It isn’t enough to show charts and graphs of how many more visitors viewed a website in a month, or downloaded a new white paper or dropped their card in a bowl at a trade show. A better way to measure marketing performance is to measure its impact on buying behavior during the sales cycle. When measuring performance, marketing must determine whether their activities resulted in moving a prospective customer closer to becoming a buying customer.

B2B sales cycles are typically more complex than B2C cycles. More decision makers are involved in the buying process and from initial contact to actual purchase the cycle itself is longer.  Different marketing programs touch customers at various stages during the sales cycle, making it difficult and even inaccurate to credit a single marketing activity as being responsible for the buyer’s decision to purchase. For this reason, marketing needs to look at its programs, activities and campaigns holistically and measure the impact each has on moving the prospect into the next stage of the sales cycle.

Where Do You Start?

Begin by understanding your company’s sales cycle and gain a clear understanding of what your prospective buyer needs at each stage. Look at your current marketing programs and activities. These should map to the prospective buyers’ needs at each of the stages in the sales cycle. If they don’t, consider whether these activities are contributing to your organization’s objectives. If not,  drop them from your marketing plan. You may need to consider new activities that better align with your company’s objectives, sales cycle and prospective buyers’ needs.

Next, assign values to each program based on the importance of the desired outcome along the sales cycle. Certain activities are tied to more critical outcomes and therefore should be given a higher value. You now have metrics to measure and can evaluate how effective a marketing program or activity was at eliciting the desired outcome in the sales cycle and if they contributed to generating additional sales.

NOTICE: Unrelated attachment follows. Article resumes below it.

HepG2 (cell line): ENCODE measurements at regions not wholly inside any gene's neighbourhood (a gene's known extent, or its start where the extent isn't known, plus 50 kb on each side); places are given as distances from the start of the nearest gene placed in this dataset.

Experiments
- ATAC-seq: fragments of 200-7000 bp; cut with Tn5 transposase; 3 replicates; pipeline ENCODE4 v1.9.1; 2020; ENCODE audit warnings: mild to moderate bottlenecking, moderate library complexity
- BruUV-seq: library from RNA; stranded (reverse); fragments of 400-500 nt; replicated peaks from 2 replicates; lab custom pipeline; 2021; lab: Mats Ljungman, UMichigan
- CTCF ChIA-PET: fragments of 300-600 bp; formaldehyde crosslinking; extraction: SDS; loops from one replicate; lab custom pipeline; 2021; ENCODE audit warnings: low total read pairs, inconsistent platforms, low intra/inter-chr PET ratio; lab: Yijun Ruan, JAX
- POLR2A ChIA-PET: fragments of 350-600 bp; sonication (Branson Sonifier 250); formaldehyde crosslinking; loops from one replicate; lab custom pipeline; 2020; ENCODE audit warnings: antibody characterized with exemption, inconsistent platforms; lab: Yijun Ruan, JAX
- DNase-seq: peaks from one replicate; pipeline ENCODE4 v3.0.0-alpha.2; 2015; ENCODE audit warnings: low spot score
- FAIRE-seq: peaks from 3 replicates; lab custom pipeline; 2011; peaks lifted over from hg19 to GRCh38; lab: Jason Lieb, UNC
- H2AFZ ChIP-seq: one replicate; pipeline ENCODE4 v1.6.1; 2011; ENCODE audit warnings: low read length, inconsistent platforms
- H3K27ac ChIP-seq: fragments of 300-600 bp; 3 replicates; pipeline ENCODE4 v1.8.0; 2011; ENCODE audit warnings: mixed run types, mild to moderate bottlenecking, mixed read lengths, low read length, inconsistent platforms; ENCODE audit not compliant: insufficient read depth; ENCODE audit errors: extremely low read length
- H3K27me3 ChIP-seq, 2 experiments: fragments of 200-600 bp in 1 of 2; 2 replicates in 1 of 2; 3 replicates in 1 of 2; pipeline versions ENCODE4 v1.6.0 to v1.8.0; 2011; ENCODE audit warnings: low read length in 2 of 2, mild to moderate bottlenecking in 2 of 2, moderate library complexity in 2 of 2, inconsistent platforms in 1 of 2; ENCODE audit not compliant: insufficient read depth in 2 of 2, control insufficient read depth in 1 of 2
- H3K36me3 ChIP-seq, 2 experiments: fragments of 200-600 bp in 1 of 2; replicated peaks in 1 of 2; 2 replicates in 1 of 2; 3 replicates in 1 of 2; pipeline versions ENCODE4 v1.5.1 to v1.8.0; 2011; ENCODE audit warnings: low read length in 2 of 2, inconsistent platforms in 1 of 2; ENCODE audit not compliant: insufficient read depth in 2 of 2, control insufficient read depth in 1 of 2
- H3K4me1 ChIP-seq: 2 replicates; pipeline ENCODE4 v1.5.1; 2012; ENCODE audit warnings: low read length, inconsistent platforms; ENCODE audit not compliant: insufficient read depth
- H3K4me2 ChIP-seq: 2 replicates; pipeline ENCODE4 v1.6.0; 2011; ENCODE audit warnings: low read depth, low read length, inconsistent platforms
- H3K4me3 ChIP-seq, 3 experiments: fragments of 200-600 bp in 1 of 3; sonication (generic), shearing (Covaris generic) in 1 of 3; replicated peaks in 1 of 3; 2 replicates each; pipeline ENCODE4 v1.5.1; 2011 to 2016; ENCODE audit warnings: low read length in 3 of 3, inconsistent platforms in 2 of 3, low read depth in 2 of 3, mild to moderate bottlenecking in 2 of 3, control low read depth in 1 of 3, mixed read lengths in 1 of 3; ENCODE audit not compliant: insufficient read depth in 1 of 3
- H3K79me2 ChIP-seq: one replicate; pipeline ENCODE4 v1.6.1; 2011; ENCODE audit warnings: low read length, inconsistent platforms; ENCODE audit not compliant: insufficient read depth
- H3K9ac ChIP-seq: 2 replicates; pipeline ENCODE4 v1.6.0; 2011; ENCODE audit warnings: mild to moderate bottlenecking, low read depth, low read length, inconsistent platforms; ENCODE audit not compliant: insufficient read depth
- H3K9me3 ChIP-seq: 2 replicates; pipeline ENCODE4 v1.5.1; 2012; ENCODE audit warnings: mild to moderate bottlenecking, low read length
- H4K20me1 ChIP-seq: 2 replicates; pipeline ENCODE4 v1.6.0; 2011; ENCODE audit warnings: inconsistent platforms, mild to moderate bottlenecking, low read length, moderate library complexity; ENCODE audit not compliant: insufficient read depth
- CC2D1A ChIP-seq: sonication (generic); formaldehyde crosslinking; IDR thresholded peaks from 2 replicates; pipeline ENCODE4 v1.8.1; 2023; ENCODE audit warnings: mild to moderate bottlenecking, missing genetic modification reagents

Is the Marketing Program Profitable? 

Once you have measured and quantified how these activities contributed to generating revenues you must determine if they did so profitably.  Calculate the ROI.  Start with a simple P/L statement.

  1. On the Revenue side, include the dollar contributions that the program made to sales and multiply this number by your average gross margin to calculate the gross profit from marketing’s contributions to sales.
  2. On the expense side, total all marketing program expenses and include staff time and any other resources that contributed directly to the program.
  3. Subtract the total program expenses from the gross profit to determine the ROI of the program.

For more details, download the ebook, Definitive Guide to Marketing Metrics and Analytics, by Marketo which provides excellent real business examples for calculating Marketing ROI.

Be a Revenue and Profit Generator

With the start of a new quarter, now is a good time to review your marketing programs and goals.  Consider if these line up with your organization’s overall objectives.  Determine if you have the right metrics in place to measure effectiveness and impact during the sales cycle. Choose the tools to measure results. Decide how often to measure and adjust your activities.

When marketers develop programs that align with prospective buyers’ needs during the sales cycle, measure program effectiveness (incremental sales contribution) and calculate program profitability (ROI), it demonstrates to leadership that marketing is a contributor to the growth of the organization and not just another cost center.

Resources:

Definitive Guide to Marketing Metrics and Analytics, Marketo (ebook)
Digital Body Language, Chapter 9, Can you Finally Measure Marketing Effectiveness? by Steven Woods, eloqua ebook